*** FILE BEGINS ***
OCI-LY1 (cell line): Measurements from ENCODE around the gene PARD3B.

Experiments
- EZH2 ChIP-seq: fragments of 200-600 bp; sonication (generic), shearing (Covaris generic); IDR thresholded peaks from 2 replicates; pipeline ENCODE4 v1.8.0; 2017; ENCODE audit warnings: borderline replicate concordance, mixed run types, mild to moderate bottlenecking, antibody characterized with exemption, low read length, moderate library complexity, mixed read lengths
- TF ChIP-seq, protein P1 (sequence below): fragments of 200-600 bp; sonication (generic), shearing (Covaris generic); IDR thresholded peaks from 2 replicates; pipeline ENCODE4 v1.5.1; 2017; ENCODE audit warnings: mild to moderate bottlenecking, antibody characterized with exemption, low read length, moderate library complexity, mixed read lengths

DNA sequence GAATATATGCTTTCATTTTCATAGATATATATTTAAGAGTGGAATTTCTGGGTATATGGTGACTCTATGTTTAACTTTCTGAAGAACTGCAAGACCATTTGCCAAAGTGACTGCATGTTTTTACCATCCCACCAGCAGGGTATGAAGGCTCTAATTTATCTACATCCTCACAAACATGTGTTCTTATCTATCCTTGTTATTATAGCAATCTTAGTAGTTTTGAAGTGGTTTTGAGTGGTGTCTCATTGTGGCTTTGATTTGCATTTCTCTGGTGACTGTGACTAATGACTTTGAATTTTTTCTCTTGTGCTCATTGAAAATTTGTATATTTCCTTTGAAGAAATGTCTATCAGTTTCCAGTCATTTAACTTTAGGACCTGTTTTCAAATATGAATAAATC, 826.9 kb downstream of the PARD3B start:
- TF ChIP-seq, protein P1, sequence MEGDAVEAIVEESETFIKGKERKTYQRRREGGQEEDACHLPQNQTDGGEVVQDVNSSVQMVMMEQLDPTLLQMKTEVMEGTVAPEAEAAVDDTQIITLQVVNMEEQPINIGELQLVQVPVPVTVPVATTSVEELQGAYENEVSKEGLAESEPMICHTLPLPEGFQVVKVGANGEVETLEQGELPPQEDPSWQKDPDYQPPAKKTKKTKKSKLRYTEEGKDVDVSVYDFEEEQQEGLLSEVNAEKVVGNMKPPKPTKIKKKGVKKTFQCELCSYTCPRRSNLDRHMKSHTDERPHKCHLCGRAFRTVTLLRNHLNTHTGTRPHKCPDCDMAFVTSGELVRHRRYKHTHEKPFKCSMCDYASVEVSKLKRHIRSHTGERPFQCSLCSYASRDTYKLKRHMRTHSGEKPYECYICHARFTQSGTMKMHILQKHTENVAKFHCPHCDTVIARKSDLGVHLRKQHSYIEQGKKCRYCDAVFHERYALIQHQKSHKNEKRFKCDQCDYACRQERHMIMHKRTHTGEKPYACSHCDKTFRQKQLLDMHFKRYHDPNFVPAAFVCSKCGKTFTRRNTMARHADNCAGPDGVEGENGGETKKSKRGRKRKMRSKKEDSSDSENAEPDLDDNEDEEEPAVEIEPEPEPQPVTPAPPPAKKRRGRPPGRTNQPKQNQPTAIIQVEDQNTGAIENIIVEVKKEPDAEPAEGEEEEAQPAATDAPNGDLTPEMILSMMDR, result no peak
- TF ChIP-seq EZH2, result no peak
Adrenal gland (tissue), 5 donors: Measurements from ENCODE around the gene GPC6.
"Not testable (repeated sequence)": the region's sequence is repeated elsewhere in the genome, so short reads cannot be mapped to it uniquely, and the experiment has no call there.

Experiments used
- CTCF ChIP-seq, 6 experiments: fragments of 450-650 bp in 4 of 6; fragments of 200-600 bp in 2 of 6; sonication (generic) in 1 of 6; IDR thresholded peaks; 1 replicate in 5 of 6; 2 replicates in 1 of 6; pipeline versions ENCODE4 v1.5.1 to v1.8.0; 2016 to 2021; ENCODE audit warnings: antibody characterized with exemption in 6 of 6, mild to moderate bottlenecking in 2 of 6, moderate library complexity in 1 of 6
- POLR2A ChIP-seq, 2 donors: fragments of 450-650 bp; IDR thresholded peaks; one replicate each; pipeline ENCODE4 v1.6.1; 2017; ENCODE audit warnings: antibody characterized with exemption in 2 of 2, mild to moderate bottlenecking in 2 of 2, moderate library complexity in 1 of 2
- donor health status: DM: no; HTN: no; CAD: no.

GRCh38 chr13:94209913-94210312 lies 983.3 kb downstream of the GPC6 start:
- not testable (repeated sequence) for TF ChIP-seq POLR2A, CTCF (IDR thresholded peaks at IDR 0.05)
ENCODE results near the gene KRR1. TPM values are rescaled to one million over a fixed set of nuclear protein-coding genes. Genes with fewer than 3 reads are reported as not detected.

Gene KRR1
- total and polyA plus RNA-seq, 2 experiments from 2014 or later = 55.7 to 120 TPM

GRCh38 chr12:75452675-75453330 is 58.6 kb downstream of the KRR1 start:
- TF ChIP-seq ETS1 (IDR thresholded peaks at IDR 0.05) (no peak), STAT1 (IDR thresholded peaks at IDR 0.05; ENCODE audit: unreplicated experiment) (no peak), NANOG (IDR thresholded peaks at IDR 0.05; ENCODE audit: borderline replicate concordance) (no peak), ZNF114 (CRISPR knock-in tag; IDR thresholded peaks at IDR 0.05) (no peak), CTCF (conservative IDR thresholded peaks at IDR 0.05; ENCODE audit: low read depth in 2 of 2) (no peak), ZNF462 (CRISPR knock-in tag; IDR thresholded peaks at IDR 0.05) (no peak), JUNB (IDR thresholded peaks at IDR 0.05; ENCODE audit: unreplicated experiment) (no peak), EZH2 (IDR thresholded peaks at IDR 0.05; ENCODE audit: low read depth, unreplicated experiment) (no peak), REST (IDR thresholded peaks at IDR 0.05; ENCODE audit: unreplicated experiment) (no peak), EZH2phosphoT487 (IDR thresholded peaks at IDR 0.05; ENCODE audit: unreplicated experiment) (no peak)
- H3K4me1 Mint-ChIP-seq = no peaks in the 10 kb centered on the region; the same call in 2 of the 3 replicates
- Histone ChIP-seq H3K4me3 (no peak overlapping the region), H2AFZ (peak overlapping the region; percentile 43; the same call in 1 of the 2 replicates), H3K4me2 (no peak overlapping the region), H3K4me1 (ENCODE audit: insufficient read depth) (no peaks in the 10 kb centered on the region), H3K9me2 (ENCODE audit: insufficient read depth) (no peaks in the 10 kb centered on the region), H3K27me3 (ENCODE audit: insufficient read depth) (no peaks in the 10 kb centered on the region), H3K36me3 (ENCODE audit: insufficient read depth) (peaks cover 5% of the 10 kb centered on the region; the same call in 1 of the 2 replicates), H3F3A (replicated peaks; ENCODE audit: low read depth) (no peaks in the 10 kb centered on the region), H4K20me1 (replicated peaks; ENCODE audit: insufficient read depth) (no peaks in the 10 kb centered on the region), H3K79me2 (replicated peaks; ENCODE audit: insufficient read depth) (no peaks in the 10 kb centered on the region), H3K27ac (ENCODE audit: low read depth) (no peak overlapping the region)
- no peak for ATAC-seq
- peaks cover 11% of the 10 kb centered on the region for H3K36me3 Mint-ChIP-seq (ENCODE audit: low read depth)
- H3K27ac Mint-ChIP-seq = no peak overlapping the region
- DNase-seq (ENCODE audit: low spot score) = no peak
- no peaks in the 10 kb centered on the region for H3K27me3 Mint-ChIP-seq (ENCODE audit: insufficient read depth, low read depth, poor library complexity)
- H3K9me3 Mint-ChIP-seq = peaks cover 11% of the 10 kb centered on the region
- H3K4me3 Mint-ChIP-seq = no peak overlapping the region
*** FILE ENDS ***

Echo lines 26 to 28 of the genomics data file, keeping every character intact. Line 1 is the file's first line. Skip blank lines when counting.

- DNase-seq (ENCODE audit: low spot score) = no peak
- no peaks in the 10 kb centered on the region for H3K27me3 Mint-ChIP-seq (ENCODE audit: insufficient read depth, low read depth, poor library complexity)
- H3K9me3 Mint-ChIP-seq = peaks cover 11% of the 10 kb centered on the region